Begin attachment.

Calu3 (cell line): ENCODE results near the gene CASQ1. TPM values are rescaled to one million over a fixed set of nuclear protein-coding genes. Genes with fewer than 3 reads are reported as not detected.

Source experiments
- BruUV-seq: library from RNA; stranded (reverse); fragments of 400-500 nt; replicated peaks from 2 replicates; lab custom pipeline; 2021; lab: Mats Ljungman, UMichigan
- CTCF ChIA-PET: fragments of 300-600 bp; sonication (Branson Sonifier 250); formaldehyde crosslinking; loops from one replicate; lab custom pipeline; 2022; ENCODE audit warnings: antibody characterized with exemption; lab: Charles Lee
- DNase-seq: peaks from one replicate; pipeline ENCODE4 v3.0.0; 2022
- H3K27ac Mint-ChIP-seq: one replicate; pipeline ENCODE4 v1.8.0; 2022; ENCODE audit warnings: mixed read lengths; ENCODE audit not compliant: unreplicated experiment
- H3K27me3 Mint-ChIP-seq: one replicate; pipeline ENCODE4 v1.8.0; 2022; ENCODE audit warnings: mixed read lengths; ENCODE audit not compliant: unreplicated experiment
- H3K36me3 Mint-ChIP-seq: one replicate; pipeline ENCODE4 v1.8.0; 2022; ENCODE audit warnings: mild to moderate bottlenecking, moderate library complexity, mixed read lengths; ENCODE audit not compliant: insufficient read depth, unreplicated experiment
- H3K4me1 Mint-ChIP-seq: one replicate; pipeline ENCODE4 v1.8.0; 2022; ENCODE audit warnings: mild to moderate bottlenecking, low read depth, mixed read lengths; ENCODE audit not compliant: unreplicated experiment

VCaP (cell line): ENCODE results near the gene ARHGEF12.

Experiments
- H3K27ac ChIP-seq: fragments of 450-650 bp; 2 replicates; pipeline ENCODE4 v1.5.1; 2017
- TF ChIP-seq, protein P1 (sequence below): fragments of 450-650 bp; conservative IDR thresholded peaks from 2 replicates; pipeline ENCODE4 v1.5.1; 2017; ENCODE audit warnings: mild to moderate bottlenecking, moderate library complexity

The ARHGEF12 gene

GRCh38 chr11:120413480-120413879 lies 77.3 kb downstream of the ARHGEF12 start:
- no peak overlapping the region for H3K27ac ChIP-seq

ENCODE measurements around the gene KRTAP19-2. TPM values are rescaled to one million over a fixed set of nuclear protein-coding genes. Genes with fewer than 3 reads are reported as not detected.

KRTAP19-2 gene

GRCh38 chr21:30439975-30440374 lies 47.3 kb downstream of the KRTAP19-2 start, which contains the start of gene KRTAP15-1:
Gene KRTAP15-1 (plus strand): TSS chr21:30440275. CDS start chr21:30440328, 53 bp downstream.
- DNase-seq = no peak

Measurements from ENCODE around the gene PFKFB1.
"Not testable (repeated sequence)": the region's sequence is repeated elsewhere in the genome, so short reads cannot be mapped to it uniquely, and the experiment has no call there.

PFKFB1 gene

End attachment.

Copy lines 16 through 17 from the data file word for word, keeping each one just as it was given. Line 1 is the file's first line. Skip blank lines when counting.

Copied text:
- no peak overlapping the region for H3K27ac ChIP-seq

ENCODE measurements around the gene KRTAP19-2. TPM values are rescaled to one million over a fixed set of nuclear protein-coding genes. Genes with fewer than 3 reads are reported as not detected.